What's nice is that you can export your Co-citer files, file structures or part of them as HTML. This is very nice because it can actually help a lot when working on a team and you want to give them terminology information. I have used this on a project once - I had to use the terminology of the Canadian government and some of the people on my team could not find the terms on the web. When I found them, I used Co-citer to make up little glossaries. They included source term with context, target term with context and links to the respective sites where they were found. I exported as HTML and the other translators got a great glossary where they even saw the terms in context and had a reference URL for them to make sure they were reliable. It helped a lot!
You can find it here: http://www.cogitum.com/
They also have a few other tools you may be interested in.
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| | Cetacea
Local time: 22:40
English to German
| I'd call it essential || Nov 15, 2006 |
What do you mean, short attention span? You're keeping at it for 45 minutes, enlarging your knowledge base on one and the same subject in a dedicated fashion for almost an hour in a row, that's rather a long attention span!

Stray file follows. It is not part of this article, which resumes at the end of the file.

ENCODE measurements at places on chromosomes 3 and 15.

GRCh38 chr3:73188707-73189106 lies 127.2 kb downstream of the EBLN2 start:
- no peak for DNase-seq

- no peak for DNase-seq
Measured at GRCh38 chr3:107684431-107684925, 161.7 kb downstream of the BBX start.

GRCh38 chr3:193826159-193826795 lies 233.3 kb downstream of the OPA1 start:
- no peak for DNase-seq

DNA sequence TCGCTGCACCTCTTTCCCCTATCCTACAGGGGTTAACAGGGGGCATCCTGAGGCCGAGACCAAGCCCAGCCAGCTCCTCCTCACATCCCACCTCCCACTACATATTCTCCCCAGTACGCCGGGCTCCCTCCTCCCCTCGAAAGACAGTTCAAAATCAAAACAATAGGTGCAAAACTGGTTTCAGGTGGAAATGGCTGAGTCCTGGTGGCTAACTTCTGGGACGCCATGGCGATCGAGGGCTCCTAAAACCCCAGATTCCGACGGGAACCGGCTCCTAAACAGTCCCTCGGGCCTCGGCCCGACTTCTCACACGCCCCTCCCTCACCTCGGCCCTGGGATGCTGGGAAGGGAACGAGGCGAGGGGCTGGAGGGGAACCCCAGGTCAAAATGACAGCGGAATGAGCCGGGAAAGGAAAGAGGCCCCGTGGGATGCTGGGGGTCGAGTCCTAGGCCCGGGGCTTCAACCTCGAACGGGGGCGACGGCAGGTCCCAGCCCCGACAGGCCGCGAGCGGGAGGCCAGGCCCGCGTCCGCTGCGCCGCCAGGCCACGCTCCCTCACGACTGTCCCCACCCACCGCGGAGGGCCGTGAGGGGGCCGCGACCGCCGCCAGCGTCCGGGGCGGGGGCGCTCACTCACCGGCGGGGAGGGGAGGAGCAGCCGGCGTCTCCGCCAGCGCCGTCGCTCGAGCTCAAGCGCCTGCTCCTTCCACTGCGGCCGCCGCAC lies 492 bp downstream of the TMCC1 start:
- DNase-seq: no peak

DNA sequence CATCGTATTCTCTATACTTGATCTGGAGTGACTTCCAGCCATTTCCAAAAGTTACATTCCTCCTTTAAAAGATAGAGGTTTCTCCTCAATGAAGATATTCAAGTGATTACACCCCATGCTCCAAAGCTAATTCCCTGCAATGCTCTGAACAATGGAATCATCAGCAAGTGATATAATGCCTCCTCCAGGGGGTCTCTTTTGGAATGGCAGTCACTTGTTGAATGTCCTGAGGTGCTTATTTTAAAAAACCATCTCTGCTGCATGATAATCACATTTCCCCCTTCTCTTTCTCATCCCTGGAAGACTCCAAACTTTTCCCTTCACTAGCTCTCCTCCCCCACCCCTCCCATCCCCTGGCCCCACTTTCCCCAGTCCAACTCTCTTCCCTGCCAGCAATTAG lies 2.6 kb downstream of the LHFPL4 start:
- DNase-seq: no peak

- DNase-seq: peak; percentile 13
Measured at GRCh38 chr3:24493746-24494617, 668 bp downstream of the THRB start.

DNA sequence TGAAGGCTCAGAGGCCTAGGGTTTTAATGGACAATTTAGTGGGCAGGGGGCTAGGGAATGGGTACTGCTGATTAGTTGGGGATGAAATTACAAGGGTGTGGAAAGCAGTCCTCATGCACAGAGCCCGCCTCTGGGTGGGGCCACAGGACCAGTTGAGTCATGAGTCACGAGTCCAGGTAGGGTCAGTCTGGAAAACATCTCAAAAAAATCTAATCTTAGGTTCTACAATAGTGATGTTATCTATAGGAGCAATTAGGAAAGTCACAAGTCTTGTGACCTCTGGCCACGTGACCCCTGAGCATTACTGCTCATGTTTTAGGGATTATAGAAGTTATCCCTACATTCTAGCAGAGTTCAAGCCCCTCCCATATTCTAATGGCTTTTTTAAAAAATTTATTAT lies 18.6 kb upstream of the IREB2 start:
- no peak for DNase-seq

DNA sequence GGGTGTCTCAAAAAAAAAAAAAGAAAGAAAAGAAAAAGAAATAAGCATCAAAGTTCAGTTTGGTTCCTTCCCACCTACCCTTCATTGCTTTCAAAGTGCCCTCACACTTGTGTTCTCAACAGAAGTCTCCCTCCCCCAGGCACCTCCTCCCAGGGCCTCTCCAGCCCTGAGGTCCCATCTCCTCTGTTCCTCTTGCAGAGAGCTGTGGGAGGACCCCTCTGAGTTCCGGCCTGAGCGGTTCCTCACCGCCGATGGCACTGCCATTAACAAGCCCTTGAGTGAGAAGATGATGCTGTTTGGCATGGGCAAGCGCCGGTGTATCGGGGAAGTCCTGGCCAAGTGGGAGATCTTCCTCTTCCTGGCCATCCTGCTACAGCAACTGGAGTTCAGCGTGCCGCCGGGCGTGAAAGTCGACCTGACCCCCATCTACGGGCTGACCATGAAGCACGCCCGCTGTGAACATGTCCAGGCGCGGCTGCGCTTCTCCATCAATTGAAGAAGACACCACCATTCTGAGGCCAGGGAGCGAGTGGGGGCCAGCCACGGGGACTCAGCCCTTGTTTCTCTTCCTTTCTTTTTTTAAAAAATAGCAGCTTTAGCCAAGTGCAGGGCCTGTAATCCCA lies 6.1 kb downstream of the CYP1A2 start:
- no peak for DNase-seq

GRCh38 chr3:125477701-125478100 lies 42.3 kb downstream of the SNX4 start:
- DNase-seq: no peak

Seriously, I often find that by doing that (i.e. jumping from A to B to C), I find information and/or terminology that I would have had to check later on in the translation anyway. At the very least, it gives me background information that will come in handy in the future. And it changes the perspective for a while, which is also good for translating, particularly with technical or scientific texts.
Of course, it helps to glance at the monitor clock every once in a while to keep things in proportion...
Viktoria, that program sounds great but it seems it is only compatible with IE. Perhaps someone is able to recommend a similar program that is compatible with Firefox?
| Working in blocks || Nov 15, 2006 |
I do have ADD and a short attention span. I've found I need to break large projects into smaller tasks and take frequent "breaks" in order to stay focused and work productively and effectively.
This is what I do: I divide a large project into smaller pieces. This helps me to stay on track and see my progress. Except in extreme cases, I only work on 1 task for 20 or 30 minutes. Sometimes I'll work on 1 task for a while, then switch to another for a change of pace.